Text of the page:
'Golden Age' of Park Road Development

In order to accommodate the influx of motorists and their demands for modern, high-quality roads, landscape architects from the National Park Service worked with highway engineers from the U.S. Bureau of Public Roads to develop a systematic approach to road design, construction, and management. This collaborative effort produced a 'Golden Age' of park road development that

Entrance arch to Mount McKinley National Park, Alaska (now Denali National Park) 1939.

lasted from the mid 1920s until the outbreak of World War II. Bigger budgets and newer, more powerful machinery enabled the park road builders of the 1920s and 1930s to attempt more ambitious projects than their predecessors. These designers and engineers sought to reduce the visual impact of road construction, harmonize structures with the local environment, and lead visitors through an enjoyable series of visual experiences. To a large extent, the basic characteristics of today's National Park System were established during this period.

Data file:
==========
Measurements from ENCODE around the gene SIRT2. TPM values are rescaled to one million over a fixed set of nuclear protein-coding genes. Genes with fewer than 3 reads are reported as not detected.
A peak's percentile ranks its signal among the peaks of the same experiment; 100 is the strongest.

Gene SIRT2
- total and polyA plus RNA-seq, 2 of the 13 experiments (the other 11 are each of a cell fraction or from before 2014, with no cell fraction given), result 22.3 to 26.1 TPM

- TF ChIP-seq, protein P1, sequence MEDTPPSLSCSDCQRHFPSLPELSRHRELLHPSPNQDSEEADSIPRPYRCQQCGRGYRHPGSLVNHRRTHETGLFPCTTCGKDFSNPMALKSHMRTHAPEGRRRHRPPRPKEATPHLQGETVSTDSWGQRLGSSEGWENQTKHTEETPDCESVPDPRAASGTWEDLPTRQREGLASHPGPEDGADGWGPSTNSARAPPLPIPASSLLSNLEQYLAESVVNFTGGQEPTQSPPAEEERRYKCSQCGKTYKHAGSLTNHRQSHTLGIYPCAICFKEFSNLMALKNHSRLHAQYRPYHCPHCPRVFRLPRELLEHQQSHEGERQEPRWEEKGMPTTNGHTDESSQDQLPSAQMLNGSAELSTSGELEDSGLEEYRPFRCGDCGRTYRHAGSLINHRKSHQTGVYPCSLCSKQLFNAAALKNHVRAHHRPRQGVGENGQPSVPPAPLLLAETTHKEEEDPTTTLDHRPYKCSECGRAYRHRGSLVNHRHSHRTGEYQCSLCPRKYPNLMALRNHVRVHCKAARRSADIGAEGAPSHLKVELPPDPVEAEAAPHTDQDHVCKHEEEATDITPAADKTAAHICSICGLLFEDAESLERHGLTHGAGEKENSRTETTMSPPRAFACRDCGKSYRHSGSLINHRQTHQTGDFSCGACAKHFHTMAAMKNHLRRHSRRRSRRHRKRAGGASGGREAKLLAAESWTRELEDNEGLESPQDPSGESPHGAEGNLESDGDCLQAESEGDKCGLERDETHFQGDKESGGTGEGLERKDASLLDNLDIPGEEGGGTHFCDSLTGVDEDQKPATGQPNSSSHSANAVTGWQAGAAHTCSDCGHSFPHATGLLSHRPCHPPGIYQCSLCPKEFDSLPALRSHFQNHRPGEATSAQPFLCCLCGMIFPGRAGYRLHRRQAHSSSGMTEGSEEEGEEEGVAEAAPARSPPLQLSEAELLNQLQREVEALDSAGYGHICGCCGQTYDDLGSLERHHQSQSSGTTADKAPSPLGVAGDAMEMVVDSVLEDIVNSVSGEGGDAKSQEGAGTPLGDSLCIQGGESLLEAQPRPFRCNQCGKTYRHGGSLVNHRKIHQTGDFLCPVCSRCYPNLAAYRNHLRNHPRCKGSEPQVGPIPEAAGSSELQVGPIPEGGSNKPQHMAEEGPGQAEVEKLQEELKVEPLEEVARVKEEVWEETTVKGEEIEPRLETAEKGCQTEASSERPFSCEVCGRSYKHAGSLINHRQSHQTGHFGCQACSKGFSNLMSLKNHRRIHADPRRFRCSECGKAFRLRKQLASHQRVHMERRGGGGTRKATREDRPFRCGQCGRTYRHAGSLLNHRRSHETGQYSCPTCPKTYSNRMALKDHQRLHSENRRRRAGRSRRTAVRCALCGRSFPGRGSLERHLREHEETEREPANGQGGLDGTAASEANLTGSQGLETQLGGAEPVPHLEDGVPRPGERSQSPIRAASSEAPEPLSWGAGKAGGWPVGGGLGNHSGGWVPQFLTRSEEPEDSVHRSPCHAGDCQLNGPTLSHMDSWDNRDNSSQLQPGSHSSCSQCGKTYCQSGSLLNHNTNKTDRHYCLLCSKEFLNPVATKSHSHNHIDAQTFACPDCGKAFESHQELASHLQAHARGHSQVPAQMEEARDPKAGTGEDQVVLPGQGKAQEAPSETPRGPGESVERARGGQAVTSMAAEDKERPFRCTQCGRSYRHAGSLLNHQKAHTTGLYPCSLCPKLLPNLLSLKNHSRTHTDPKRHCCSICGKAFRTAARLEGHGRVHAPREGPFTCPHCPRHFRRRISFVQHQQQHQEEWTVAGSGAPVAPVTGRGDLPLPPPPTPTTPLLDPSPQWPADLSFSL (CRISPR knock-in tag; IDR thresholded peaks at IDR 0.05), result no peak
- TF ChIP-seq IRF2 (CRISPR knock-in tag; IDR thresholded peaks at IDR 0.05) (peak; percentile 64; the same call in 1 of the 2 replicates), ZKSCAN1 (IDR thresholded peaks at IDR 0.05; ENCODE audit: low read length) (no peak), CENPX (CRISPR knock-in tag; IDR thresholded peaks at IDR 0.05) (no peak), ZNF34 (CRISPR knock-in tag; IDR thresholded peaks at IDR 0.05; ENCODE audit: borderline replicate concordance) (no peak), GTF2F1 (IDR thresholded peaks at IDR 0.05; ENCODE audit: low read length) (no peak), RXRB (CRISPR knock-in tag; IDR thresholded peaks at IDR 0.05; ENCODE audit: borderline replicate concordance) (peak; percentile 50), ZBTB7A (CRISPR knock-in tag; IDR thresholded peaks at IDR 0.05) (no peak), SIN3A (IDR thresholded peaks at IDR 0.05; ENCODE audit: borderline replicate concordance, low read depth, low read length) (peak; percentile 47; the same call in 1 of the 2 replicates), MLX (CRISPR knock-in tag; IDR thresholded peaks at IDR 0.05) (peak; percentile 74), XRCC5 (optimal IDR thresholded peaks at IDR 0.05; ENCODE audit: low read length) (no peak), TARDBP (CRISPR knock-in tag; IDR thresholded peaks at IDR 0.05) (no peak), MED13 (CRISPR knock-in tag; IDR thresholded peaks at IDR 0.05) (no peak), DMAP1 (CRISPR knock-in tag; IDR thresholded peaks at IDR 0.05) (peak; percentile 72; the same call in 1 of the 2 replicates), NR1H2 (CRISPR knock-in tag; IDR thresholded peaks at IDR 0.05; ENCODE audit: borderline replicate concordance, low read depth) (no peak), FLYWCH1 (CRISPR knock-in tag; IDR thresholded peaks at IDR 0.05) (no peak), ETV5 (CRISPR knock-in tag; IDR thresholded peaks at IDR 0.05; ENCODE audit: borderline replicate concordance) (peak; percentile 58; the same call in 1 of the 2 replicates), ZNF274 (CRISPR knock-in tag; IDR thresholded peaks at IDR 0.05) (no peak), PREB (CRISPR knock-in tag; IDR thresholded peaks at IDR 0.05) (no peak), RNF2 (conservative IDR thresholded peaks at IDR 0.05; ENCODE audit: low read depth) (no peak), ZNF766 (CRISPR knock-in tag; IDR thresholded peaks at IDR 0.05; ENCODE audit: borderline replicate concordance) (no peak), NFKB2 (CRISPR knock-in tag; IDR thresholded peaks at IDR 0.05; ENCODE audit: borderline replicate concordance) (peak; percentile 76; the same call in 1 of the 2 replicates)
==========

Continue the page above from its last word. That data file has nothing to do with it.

Going-to-the-Sun Road, Glacier National Park, 1933.

Among the outstanding projects of the era were the Going-to-the-Sun Road in Glacier National Park, the Zion-Mount Carmel Highway in Zion National Park, Skyline Drive in Shenandoah National Park, and the reconstruction of the major entrance roads into Yosemite National Park.

back home next

| next | back | home |


| Introduction | Wonderland | Postcard Tours |
| Credits/Sources | E-mail | Links to the Past |

ParkNet Logo